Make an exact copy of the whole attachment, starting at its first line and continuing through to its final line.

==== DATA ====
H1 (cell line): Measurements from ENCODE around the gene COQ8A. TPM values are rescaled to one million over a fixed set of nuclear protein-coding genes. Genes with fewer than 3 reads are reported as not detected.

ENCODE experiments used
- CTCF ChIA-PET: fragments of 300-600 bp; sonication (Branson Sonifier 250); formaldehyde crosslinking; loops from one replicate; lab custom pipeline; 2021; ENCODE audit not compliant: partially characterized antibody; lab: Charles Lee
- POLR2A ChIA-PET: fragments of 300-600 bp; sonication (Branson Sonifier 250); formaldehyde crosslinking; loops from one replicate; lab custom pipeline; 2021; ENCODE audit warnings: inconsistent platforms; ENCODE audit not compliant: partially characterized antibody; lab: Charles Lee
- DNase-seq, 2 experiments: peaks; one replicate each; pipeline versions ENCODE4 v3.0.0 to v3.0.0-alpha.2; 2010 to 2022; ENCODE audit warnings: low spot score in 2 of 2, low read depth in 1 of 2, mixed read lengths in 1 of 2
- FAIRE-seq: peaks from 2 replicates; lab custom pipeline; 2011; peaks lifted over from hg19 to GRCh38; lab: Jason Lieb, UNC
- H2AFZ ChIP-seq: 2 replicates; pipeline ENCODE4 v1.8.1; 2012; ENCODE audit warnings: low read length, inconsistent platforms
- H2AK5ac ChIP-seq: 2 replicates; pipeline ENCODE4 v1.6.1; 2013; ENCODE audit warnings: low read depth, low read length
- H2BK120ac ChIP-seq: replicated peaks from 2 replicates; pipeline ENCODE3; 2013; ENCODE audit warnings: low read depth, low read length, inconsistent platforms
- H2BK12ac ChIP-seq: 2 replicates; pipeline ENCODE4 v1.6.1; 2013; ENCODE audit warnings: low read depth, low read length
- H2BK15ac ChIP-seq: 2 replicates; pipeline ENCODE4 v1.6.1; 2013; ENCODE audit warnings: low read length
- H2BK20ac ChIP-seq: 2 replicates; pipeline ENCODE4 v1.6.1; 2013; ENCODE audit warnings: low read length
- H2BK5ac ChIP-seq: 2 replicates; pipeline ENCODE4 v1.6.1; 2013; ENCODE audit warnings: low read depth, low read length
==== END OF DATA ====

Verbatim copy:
H1 (cell line): Measurements from ENCODE around the gene COQ8A. TPM values are rescaled to one million over a fixed set of nuclear protein-coding genes. Genes with fewer than 3 reads are reported as not detected.

ENCODE experiments used
- CTCF ChIA-PET: fragments of 300-600 bp; sonication (Branson Sonifier 250); formaldehyde crosslinking; loops from one replicate; lab custom pipeline; 2021; ENCODE audit not compliant: partially characterized antibody; lab: Charles Lee
- POLR2A ChIA-PET: fragments of 300-600 bp; sonication (Branson Sonifier 250); formaldehyde crosslinking; loops from one replicate; lab custom pipeline; 2021; ENCODE audit warnings: inconsistent platforms; ENCODE audit not compliant: partially characterized antibody; lab: Charles Lee
- DNase-seq, 2 experiments: peaks; one replicate each; pipeline versions ENCODE4 v3.0.0 to v3.0.0-alpha.2; 2010 to 2022; ENCODE audit warnings: low spot score in 2 of 2, low read depth in 1 of 2, mixed read lengths in 1 of 2
- FAIRE-seq: peaks from 2 replicates; lab custom pipeline; 2011; peaks lifted over from hg19 to GRCh38; lab: Jason Lieb, UNC
- H2AFZ ChIP-seq: 2 replicates; pipeline ENCODE4 v1.8.1; 2012; ENCODE audit warnings: low read length, inconsistent platforms
- H2AK5ac ChIP-seq: 2 replicates; pipeline ENCODE4 v1.6.1; 2013; ENCODE audit warnings: low read depth, low read length
- H2BK120ac ChIP-seq: replicated peaks from 2 replicates; pipeline ENCODE3; 2013; ENCODE audit warnings: low read depth, low read length, inconsistent platforms
- H2BK12ac ChIP-seq: 2 replicates; pipeline ENCODE4 v1.6.1; 2013; ENCODE audit warnings: low read depth, low read length
- H2BK15ac ChIP-seq: 2 replicates; pipeline ENCODE4 v1.6.1; 2013; ENCODE audit warnings: low read length
- H2BK20ac ChIP-seq: 2 replicates; pipeline ENCODE4 v1.6.1; 2013; ENCODE audit warnings: low read length
- H2BK5ac ChIP-seq: 2 replicates; pipeline ENCODE4 v1.6.1; 2013; ENCODE audit warnings: low read depth, low read length